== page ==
WHEN HE WAS 16 years old, Jon Ruby tried alcohol for the first time. “All the voices in my head that said I wasn’t good enough went away,” says Ruby, who is now 47.
Soon he was drinking regularly and experimenting with drugs. At 22, he began to abuse cocaine and eventually spent time in jail. Within a decade he was homeless, and estranged from his family and friends. “I was emotionally and spiritually bankrupt,” he says.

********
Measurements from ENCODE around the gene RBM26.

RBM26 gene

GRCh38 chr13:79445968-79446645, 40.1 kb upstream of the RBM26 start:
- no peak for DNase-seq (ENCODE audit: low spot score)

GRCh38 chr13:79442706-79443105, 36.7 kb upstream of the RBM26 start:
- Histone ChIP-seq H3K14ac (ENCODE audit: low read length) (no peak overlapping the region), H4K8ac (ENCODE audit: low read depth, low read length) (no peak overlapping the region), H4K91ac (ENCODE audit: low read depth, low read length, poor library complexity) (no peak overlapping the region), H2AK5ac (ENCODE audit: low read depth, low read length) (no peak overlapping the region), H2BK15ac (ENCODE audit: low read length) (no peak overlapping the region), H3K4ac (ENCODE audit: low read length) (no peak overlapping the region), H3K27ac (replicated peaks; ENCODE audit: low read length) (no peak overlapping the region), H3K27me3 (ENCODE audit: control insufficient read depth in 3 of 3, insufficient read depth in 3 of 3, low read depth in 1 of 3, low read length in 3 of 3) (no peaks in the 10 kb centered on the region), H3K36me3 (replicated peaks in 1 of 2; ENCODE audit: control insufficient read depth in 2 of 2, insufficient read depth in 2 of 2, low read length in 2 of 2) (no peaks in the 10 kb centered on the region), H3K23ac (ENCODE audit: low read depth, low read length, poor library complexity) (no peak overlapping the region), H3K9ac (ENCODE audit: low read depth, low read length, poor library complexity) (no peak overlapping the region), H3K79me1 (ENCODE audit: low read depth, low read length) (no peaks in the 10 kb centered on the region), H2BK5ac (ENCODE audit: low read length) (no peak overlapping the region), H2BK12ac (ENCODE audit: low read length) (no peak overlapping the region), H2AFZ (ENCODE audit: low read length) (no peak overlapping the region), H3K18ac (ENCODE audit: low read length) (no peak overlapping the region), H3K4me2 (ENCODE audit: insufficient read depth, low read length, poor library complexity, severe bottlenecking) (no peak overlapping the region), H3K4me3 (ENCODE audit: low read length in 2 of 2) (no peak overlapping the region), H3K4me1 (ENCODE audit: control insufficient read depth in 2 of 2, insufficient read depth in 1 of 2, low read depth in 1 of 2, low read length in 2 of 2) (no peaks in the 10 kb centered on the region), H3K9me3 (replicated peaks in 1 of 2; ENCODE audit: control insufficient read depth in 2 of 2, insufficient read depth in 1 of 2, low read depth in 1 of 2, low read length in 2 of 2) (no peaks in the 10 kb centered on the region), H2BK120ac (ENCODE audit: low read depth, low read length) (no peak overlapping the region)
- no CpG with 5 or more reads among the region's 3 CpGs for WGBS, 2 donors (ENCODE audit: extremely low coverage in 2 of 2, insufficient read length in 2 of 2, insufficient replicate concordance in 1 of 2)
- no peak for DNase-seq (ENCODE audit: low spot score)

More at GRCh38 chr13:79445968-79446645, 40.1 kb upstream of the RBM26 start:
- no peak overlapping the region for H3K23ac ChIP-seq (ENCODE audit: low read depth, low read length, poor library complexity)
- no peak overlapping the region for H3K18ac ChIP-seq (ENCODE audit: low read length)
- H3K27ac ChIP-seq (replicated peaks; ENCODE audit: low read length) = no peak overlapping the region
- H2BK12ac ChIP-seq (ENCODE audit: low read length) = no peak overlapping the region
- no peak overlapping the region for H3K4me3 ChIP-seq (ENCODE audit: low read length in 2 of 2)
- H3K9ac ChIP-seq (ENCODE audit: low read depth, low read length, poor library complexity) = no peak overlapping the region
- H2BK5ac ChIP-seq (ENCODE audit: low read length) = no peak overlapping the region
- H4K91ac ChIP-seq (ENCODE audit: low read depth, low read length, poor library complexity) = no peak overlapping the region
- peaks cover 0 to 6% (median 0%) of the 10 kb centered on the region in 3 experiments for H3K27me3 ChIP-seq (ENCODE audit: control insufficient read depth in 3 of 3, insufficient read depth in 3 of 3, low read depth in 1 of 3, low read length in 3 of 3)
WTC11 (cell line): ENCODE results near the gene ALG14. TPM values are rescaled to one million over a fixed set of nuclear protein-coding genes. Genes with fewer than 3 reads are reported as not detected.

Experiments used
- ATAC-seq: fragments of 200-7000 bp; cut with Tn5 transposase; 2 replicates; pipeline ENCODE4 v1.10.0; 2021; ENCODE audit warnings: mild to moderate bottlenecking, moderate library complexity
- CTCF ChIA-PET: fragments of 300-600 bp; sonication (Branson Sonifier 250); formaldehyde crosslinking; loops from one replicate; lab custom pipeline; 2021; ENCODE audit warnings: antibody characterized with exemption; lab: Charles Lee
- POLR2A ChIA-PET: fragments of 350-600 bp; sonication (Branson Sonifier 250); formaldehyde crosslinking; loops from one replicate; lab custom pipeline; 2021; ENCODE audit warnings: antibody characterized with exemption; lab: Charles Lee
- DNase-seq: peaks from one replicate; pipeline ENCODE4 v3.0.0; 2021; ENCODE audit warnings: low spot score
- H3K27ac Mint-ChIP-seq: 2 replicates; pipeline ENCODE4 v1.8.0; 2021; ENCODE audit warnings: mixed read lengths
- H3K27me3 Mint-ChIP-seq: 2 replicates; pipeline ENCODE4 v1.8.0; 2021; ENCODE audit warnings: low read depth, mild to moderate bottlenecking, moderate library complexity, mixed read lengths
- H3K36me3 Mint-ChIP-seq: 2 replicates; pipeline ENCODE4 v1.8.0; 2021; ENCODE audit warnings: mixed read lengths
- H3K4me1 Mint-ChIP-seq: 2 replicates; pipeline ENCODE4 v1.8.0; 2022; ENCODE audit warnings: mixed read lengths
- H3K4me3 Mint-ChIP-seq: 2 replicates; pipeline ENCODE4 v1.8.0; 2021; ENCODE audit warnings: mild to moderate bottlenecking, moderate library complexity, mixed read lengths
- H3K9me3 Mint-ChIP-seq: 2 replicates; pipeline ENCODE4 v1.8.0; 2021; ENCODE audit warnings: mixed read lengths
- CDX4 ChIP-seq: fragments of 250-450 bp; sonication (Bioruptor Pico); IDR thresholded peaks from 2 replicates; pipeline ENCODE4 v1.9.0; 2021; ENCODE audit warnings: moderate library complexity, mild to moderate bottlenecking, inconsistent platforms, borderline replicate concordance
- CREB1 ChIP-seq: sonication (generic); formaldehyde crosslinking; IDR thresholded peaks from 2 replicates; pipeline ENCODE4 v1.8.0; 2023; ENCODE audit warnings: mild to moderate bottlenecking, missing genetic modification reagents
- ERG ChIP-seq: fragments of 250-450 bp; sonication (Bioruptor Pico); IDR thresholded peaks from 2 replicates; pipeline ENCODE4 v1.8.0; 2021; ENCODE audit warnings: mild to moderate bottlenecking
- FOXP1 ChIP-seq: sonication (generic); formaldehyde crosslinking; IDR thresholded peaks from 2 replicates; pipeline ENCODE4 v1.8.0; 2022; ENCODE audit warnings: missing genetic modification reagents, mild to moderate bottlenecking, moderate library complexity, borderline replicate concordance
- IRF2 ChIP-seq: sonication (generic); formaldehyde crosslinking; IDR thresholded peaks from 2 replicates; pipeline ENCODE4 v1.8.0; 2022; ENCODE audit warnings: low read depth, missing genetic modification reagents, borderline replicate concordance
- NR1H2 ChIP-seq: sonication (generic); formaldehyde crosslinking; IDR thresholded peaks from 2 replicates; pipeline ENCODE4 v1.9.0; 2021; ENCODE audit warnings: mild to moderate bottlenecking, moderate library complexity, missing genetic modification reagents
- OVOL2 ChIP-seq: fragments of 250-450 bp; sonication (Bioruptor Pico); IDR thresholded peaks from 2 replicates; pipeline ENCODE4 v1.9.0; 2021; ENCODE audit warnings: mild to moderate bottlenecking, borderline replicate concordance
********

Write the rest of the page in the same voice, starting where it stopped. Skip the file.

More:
While living in a shelter, things started to go right: he found Alcoholics Anonymous and, eventually, his faith. By 2006, Ruby was sober. He began working in a rehabilitation centre, feeling that it was his turn to help other people struggling with addiction. through his eight years at the centre, he learned that, even after treatment, people need continued help integrating back into society. “there are a lot of pressures involved with getting back to normal life,” he says.
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